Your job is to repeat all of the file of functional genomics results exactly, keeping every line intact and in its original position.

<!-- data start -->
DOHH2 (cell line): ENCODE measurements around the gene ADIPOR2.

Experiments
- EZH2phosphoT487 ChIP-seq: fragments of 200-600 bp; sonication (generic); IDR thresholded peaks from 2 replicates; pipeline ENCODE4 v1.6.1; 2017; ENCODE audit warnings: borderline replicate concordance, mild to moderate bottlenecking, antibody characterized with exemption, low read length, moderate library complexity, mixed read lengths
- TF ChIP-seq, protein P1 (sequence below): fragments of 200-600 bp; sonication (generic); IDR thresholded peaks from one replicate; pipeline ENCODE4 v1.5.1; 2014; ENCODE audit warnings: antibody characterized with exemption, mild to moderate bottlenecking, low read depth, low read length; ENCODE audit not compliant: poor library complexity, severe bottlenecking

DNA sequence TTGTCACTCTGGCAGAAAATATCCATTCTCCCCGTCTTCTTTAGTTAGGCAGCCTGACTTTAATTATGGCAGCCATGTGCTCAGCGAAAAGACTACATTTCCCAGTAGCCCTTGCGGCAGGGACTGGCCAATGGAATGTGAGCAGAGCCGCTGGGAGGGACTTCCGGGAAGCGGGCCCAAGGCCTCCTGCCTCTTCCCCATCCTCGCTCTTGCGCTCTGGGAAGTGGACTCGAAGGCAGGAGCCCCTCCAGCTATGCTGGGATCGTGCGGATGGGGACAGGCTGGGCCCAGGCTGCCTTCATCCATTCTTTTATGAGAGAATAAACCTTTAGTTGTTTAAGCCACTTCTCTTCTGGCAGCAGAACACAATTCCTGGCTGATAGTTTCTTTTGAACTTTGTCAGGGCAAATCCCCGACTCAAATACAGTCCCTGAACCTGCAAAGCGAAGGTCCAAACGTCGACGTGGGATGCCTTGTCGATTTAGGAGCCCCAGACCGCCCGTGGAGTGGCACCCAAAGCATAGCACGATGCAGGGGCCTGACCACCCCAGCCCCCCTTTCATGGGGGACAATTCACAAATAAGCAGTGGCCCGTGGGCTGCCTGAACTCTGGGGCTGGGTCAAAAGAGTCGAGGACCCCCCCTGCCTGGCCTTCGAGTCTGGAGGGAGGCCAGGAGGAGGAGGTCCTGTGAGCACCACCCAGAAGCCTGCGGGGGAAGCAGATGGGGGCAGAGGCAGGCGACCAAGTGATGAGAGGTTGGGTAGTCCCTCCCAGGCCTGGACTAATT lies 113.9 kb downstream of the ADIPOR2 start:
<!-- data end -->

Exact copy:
DOHH2 (cell line): ENCODE measurements around the gene ADIPOR2.

Experiments
- EZH2phosphoT487 ChIP-seq: fragments of 200-600 bp; sonication (generic); IDR thresholded peaks from 2 replicates; pipeline ENCODE4 v1.6.1; 2017; ENCODE audit warnings: borderline replicate concordance, mild to moderate bottlenecking, antibody characterized with exemption, low read length, moderate library complexity, mixed read lengths
- TF ChIP-seq, protein P1 (sequence below): fragments of 200-600 bp; sonication (generic); IDR thresholded peaks from one replicate; pipeline ENCODE4 v1.5.1; 2014; ENCODE audit warnings: antibody characterized with exemption, mild to moderate bottlenecking, low read depth, low read length; ENCODE audit not compliant: poor library complexity, severe bottlenecking

DNA sequence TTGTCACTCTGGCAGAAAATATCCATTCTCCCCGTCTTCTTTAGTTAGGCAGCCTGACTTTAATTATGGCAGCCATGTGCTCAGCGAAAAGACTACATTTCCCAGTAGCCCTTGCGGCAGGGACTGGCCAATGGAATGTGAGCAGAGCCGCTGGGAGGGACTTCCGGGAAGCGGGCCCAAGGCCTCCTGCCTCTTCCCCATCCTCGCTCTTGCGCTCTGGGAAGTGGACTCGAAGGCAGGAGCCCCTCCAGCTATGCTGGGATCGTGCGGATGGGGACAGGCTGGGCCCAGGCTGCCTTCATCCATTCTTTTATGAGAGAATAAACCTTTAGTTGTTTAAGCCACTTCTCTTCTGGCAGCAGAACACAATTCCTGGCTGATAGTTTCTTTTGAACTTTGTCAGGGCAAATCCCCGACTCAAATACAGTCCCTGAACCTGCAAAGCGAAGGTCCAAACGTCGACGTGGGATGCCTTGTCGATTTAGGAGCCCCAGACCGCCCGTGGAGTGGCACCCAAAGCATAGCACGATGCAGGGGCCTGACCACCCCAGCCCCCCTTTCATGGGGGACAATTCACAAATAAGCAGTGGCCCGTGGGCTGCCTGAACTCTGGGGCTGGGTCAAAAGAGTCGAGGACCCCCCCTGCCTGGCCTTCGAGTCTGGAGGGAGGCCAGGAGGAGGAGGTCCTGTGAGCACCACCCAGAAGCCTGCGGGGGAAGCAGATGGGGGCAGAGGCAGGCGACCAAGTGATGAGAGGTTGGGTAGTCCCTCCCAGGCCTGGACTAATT lies 113.9 kb downstream of the ADIPOR2 start: